I wonder whether the media referring to rightfully pissed off citizens of this country as pitchfork-wielding local hick goons helps or hurts the situation? What’s the upside?
I wonder how active AIG’s LinkedIn.com page will be for the next few weeks? How linked into AIG does one really want to be at this point?
From the comments section, and a hat tip to dadofone for putting this all together.
If you wondered, as Bill Maher did on a recent episode of Real Time, why the federal government was able to track down some rough sex between Governor Spitzer and a hooker but didn’t know about Bernie Madoff or the credit crisis, Eliot Spitzer himself has an answer for you: he got shut up.
We’ll have to see where this goes. Maybe old Spitz is making a comeback. Maybe we can legalize prostitution and put this whole thing behind us. Ya never know. . .
Yep. AIG executives got lots of bonuses, some as much as a million dollars, after they got bailed out by the government. You betcha, it’s wrong. But where has all this outrage been while everybody else has been getting bailed out and bonused at the same time? Why is a tenth of a percent of our money so important now?
Just think what the difference might have been by now if the national television media, flushed with indignation now, had shown half that concern four months ago? They’re driving the story now and we’re expected not to wonder if things might have been different.
It now appears as though the legal obstacle to forbidding the payout of bonuses was ferreted into the bill by an unknown party. Unknown for now, but you can bet their name will be known by the end of the day.
Because, of course, that’s important.
Reader MC sends me a couple of articles which should really be one article.
First, the Associated Press reports that AIG – the company that our government effectively bought out when it nearly went bankrupt a month ago – owes other financial firms 10 billion dollars from deals gone south.
Secondly, and seemingly in a parallel universe, AIG – the company that our government effectively bought out when it nearly went bankrupt a month ago – has offered 38 managers bonuses topping 4 million dollars.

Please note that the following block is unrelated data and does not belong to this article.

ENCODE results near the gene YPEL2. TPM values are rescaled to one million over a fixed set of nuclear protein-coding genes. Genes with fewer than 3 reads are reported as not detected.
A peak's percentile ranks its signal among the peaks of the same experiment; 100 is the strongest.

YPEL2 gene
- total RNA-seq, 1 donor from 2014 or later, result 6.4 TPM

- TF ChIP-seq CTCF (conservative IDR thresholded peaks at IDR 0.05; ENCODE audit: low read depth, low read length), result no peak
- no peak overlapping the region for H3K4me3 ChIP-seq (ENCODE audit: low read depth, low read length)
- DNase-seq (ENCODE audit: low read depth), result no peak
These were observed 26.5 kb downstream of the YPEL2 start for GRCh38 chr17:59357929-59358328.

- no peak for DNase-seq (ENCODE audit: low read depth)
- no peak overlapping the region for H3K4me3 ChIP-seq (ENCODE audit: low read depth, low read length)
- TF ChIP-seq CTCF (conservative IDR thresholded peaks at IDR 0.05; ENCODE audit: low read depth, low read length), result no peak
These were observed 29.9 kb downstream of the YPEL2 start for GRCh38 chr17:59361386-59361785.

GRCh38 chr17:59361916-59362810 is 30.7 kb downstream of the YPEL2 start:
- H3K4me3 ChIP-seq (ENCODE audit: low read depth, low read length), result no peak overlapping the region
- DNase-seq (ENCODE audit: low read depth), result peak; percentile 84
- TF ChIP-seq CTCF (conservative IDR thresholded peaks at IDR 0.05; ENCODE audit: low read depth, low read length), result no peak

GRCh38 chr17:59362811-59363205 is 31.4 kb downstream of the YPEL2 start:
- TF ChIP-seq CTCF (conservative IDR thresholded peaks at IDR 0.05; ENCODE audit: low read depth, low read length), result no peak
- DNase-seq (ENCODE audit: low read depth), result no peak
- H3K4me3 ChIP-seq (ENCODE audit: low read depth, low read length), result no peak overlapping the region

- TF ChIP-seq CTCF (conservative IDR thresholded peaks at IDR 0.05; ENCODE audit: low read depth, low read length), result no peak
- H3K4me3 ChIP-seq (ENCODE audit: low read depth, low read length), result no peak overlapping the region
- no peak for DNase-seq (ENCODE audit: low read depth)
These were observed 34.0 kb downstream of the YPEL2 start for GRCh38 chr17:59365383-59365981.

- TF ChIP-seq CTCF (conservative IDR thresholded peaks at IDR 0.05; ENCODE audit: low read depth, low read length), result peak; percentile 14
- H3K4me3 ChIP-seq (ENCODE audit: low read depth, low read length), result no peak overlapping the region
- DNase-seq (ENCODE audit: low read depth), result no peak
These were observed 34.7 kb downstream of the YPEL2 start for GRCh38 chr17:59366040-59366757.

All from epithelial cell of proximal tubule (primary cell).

The House of Representatives is often called the Thinking Man’s Keystone Cops, and yesterday, we got to see why. House Republicans are now floating the idea – in a desperate attempt to do anything, anything, anything but admit their entire financial premise of “Adam Smith is God” is mere folly – that instead of the U.S. government paying to bail out the financial sector, private insurance companies swoop in and insure the bad debts instead.
Did anyone ask the insurance industry what they thought of that?
To begin at the beginning, insurance companies are a bit like casinos, inasmuch as insurance is basically a bet that you won’t need as much money out of the insurance company as you put into it. You pay $200 a month (no shit, it’s really that much, ask your employer) for health insurance and probably won’t use any of that for most of the years you’re paying into it, barring some doctor’s and dentist’s appointments and the occasional bottle of pills for something or other. What you don’t spend is what they use to pay off the bills of sick people who actually need the money at the moment.
But if there are more people taking more money out of the system than are paying into it, the whole thing collapses. And in fact, the insurance industry is so overwhelmed with expenses that they’re actually ditching people once they do get sick. Because of course, like casinos, they’re not in the business of enriching your life. You may have seen Sicko, yes?
So, with all that said, how many insurance companies out there are going to take on billions of dollars of debts already proven to be bad ones? Probably as many as casinos who admit people with their own sets of loaded dice. And if they are willing to take on the failed debts, what are we to provide them in exchange? Because no company does anything for free – nor should they.
Finally, if it’s not already obvious enough, AIG just went into the shitter, itself. AIG is the nation’s and the world’s largest insurer. So, not only did the Great White Hope of the Republican Free Market Solution just go the way of sheep intestine condoms, but so did a huge investment trust of the insurance industry.
Because the insurance industry is really just another expression of the financial marketplace, dealing in risk just like stock brokers do. In order to insure people, they need reliable “value stores,” as is the phrase I keep hearing whilst paying attention to this crisis. In other words, the insurance industry has no money to pay so long as the financial industry has no capital to give them.